That parade of buildings to the right is part of the Spray Street masterplan site. This is a large project which will completely rework this part of Woolwich. I wrote a pretty lengthy post on it here https://fromthemurkydepths.wordpress...nd-demolished/
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Old December 31st, 2014, 05:45 PM   #56
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Quote:
Originally Posted by SF-02 View Post
Aye I know that utility companies are not too bothered with quality of work, however councils do have the power and ability to order like for like replacement. Plus, there's no excuse for the pavements except Greenwich council's lack of effort and care for public realm. Given that lack of effort with paving, I doubt they bother to pressure utilities and contractors regarding the road, who know it and don't do what they should.
With all due respect, to my knowledge Councils DO NOT have the power to to make utility companies undertake "like for like" repairs. That is exactly the problem, and why often Councils give up trying hard to maintain improvements to the public realm.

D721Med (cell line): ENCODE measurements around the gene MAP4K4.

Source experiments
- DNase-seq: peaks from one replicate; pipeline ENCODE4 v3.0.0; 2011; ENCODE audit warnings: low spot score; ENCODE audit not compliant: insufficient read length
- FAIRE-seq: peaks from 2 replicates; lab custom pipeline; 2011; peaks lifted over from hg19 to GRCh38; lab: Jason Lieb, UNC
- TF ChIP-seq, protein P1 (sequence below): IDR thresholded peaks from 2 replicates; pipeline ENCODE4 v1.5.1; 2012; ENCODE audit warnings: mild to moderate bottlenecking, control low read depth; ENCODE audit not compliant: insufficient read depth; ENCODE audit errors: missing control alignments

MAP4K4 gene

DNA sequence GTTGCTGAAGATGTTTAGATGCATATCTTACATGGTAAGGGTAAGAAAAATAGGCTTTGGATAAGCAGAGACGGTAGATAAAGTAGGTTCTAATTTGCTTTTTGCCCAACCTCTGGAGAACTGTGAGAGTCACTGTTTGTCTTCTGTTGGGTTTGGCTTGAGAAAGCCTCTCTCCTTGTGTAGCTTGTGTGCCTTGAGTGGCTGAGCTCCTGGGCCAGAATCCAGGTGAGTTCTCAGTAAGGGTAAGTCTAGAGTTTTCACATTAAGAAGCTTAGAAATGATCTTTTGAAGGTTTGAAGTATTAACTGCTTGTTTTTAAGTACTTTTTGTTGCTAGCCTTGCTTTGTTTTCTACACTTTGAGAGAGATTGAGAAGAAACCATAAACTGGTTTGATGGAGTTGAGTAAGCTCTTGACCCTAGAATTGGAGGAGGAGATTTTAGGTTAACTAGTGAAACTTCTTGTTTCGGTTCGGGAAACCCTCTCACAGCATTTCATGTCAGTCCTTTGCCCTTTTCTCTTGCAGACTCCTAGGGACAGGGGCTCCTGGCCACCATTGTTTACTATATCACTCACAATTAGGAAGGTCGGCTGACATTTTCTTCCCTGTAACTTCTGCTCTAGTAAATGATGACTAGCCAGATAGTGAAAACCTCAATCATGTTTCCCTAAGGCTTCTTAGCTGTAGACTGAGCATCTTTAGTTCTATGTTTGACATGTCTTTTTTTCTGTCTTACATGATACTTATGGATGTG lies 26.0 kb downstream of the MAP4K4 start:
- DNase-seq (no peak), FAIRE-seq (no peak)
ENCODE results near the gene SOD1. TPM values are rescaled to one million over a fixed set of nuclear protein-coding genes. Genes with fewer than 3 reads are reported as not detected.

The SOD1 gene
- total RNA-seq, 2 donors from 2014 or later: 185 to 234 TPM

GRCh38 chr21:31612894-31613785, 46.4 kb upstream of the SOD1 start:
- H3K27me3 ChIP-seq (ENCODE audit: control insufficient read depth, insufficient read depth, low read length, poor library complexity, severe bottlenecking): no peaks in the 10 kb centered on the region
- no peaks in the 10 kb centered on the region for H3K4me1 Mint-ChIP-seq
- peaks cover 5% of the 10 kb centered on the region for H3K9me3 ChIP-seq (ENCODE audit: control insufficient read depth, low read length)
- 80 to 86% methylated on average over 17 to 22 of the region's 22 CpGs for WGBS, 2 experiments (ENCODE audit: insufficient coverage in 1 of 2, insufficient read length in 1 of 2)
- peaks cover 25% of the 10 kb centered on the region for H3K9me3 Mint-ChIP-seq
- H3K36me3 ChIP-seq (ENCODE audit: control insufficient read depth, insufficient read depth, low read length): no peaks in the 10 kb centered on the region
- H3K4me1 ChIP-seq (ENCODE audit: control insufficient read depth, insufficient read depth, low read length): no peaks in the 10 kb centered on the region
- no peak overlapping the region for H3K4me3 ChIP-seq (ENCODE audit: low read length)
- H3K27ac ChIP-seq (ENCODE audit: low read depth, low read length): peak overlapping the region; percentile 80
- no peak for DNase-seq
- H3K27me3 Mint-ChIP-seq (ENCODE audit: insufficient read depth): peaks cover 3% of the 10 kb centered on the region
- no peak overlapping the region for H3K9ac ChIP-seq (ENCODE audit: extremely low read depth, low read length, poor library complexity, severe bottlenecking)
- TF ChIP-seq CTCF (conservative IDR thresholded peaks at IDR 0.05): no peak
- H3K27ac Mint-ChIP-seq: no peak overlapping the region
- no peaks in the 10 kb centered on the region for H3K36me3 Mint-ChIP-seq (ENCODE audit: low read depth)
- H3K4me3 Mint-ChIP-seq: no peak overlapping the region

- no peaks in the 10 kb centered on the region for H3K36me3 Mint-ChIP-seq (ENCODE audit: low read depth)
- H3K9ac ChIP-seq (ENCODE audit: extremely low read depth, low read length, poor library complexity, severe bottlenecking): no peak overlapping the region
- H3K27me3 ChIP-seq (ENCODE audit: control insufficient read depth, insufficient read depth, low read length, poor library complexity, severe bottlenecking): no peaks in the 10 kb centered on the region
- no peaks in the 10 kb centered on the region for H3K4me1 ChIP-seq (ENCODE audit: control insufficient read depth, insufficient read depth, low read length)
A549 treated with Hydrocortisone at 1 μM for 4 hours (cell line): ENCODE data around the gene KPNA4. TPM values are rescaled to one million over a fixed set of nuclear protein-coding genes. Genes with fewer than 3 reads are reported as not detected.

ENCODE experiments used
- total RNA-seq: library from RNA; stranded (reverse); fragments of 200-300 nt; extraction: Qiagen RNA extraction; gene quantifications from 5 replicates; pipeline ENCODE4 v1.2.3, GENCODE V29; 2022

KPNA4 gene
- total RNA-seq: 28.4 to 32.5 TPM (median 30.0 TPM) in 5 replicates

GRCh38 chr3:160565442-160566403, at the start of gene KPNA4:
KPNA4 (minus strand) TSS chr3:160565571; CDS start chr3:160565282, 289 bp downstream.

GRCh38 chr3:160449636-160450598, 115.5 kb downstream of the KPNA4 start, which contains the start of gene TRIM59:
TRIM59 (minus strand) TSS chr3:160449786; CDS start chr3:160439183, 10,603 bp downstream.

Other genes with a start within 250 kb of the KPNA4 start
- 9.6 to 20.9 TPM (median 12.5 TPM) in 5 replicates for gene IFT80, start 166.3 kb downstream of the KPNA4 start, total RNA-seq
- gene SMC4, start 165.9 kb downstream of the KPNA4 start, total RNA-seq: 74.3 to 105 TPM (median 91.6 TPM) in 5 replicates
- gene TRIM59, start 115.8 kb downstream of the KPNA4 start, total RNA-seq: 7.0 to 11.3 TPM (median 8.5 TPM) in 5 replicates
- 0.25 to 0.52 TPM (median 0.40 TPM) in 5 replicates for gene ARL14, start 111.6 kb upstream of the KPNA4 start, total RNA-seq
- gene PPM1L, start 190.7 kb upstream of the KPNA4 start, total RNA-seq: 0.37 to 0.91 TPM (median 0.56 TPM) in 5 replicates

I grew up in Brighton and Hove. Many years ago now, Hove Council made a huge effort to repave one of its major thoroughfares, New Church Road, a long wide boulevard type road, and to coordinate all the utility companies to undertake any works prior to repaving. Then the council did a very fine repaving job and used a red finish asphalt. The following year of course one of the utility companies decided to replace a pipe running the full length of the street and did the nastiest reasphalting repair job. I remember the Council saying how much work they put into doing this road job with lots of consultation and additional budget, and finding it all ruined by just one utility company, and they said they would not do this again. I don't think anything has changed since.
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Old December 31st, 2014, 06:33 PM   #57
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I'll do some looking into it. I do recall reading there is an obligation but do not have a source to hand.

Another way to deal with it is though is the relatively recent introduction of permits. I don't know about outside of London, but in London, boroughs can force utility companies to seek a permit before work, instead of just notifying the council. These permits can have a charge levied, and possibly used to repair/replace after work is done.